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Novel immunization strategies and interethnic differences in response to malaria infection
Stockholm University, Faculty of Science, The Wenner-Gren Institute . (Marita Troye-blomberg)
2012 (English)Doctoral thesis, comprehensive summary (Other academic)
Abstract [en]

A better understanding of the role of antigen-presenting cells (APCs) in host resistance to malaria is essential to unravel the complex interactions between the host and the parasite. This would improve the design of malaria vaccines.

Mycobacterium bovis Bacillus Calmette-Guérin (BCG) has been utilized as a vector to deliver vaccine candidate antigens. We assessed the immunogenicity of a recombinant BCG-expressing (BCG-CS) circumsporozoite protein (CSp) as a malaria vaccine candidate. Immunization of BALB/c mice with BCG-CS augmented the numbers of dendritic cells (DCs) in draining lymph nodes and in the spleen. The activation markers MHC-class-II, CD40, CD80, and CD86 on DCs were significantly upregulated by BCG-CS as compared to wild-type BCG (wt-BCG). In vitro stimulation of bone marrow-derived DCs and macrophages with BCG-CS induced IL-12 and TNF-α production. BCG-CS induced higher phagocytic activity in macrophages as compared to wt-BCG. Finally, BCG-CS induced CSp-specific antibodies and IFN-γ-producing memory cells. Taken together, we found that BCG-CS is highly efficient in activating innate immune responses and could effectively prime the adaptive immune system.

Heterologous prime–boost approaches using vectors are optimal strategies to improve a broad and prolonged immunogenicity of malaria vaccines. We have demonstrated in BALB/c mice that priming with a replication-defective human adenovirus serotype 35 (Ad35) vector encoding CSp (Ad35-CS), followed by boosting with BCG-CS, maintained antibody responses and significantly increased levels of long-lived plasma cells (LLPC) and IFN-g-producing cells in response to CSp peptides. The increased number of IFN-g-producing cells induced by the combination of Ad35-CS/BCG-CS and the sustained type 1 antibody profile, together with high levels of LLPCs, may be essential for the development of long-term protective immunity against liver-stage parasites.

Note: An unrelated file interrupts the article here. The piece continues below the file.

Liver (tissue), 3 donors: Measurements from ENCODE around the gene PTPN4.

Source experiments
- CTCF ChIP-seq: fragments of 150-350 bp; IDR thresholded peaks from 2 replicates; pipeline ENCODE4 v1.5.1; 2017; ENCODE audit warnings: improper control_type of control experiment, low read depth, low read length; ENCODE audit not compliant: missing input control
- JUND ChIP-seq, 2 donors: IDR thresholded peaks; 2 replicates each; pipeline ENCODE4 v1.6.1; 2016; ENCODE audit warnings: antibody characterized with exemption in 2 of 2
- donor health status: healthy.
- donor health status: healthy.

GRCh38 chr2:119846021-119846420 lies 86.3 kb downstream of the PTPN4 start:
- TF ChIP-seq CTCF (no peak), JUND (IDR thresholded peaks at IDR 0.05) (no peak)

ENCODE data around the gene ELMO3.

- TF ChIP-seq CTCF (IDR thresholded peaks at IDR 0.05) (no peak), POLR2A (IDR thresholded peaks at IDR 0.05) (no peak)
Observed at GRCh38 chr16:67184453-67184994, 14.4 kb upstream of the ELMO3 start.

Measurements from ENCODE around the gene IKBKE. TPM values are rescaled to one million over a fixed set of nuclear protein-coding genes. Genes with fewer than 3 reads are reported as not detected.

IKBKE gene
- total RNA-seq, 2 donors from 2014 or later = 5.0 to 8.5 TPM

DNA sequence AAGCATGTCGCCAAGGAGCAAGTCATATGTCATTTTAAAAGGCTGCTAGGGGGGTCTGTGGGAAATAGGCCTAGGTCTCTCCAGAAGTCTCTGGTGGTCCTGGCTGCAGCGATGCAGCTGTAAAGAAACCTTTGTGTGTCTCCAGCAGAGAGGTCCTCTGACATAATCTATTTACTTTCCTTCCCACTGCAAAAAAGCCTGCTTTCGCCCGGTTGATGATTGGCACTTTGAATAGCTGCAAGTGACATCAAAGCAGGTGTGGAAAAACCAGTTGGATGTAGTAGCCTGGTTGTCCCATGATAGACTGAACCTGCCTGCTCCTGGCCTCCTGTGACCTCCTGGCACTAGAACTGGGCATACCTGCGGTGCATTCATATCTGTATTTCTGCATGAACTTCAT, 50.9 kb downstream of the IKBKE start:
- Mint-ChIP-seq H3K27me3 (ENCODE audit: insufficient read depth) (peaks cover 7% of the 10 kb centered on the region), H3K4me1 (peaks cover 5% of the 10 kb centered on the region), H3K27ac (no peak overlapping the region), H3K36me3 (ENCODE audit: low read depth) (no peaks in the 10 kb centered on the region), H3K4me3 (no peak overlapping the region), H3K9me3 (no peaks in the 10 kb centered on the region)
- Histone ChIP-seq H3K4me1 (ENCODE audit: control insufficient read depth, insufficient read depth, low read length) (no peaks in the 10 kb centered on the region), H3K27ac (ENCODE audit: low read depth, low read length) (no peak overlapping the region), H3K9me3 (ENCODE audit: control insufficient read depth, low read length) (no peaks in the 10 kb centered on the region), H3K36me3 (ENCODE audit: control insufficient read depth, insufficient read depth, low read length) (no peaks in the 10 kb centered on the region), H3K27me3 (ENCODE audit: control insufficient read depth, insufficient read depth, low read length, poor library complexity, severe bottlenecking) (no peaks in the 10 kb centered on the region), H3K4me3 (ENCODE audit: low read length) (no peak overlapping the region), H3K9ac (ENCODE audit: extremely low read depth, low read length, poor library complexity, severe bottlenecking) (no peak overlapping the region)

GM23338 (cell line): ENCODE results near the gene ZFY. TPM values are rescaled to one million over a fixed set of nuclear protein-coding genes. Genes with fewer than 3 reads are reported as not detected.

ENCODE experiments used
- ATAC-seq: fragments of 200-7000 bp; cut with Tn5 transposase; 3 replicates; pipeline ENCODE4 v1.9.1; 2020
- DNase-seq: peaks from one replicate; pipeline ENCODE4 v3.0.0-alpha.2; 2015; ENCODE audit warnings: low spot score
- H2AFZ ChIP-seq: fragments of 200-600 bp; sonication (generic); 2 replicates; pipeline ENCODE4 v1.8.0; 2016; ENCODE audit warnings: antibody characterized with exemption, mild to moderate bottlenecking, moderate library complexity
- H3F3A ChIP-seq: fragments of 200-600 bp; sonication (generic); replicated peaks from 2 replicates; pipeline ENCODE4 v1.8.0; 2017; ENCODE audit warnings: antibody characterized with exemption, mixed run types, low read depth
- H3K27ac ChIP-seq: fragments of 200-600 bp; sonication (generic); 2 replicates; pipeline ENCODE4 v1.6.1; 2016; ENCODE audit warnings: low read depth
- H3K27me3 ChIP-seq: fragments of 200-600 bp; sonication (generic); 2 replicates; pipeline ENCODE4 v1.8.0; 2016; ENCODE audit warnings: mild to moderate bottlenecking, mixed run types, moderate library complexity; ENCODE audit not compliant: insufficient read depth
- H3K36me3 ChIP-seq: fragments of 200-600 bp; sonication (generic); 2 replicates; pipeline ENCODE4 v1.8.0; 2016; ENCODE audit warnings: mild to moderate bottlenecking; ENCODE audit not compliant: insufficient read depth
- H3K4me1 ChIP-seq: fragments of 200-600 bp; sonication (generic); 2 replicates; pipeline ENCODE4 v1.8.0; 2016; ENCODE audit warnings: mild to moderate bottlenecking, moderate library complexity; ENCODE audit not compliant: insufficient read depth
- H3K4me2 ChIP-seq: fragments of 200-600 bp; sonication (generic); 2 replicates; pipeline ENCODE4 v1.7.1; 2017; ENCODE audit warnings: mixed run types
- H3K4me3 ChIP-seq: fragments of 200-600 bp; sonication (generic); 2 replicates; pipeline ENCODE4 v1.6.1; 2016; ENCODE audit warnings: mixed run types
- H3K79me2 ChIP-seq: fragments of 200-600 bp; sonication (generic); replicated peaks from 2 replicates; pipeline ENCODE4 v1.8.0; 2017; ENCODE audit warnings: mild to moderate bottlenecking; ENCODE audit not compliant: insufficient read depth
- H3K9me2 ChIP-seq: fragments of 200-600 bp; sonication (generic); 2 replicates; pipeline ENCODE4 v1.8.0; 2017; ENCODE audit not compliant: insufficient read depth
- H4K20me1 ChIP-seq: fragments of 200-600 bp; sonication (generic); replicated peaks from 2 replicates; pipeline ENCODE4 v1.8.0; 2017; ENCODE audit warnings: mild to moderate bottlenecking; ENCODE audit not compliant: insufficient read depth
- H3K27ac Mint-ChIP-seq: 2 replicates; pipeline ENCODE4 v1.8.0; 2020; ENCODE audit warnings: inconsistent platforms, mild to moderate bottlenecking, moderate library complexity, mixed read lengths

Fulani and Dogon, two sympatric ethnic groups living in northeastern Mali, are characterized by a marked difference in the susceptibility to P. falciparum malaria. We investigated whether APCs obtained from Fulani and Dogon children exhibited differences in terms of activation status and toll-like receptor (TLR) responses during malaria infection. We observed decreased activation of APCs and markedly suppressed TLR responses in Dogon children as compared to Fulani. These findings suggest that APCs and TLR signaling may be of importance for the protective immunity against malaria observed in the Fulani.

In conclusion, this thesis provides new insights that could facilitate a rational design of novel vaccines against malaria. Furthermore, the results elicit some immunological bases of the APC activation underlying the differences in host susceptibility to malaria infections.

Place, publisher, year, edition, pages
Stockholm: The Wenner-Gren Institute, Stockholm University , 2012. , 93 p.
Keyword [en]
Malaria, Immunization, Ethnic groups, vaccines
National Category
Immunology
Research subject
Immunology
Identifiers
URN: urn:nbn:se:su:diva-72288ISBN: 978-91-7447-450-3 (print)OAI: oai:DiVA.org:su-72288DiVA: diva2:491495
Public defence
2012-03-15, Nordenskiöldsalen, Geovetenskapens hus, Svante Arrhenius väg 12, Stockholm, 10:00 (English)
Opponent
Supervisors
Note
At the time of the doctoral defense, the following papers were unpublished and had a status as follows: Paper 1: In Press. Paper 2: Manuscript.Available from: 2012-02-22 Created: 2012-02-06 Last updated: 2012-02-08Bibliographically approved
List of papers
1. A recombinant Bacille Calmette-Guerin construct expressing the Plasmodium falciparum circumsporozoite protein enhances dendritic cell activation and primes for circumsporozoite-specific memory cells in BALB/c mice
Open this publication in new window or tab >>A recombinant Bacille Calmette-Guerin construct expressing the Plasmodium falciparum circumsporozoite protein enhances dendritic cell activation and primes for circumsporozoite-specific memory cells in BALB/c mice
Show others...
2012 (English)In: Vaccine, ISSN 0264-410X, E-ISSN 1873-2518, Vol. 30, no 37, 5578-5584 p.Article in journal (Refereed) Published
Abstract [en]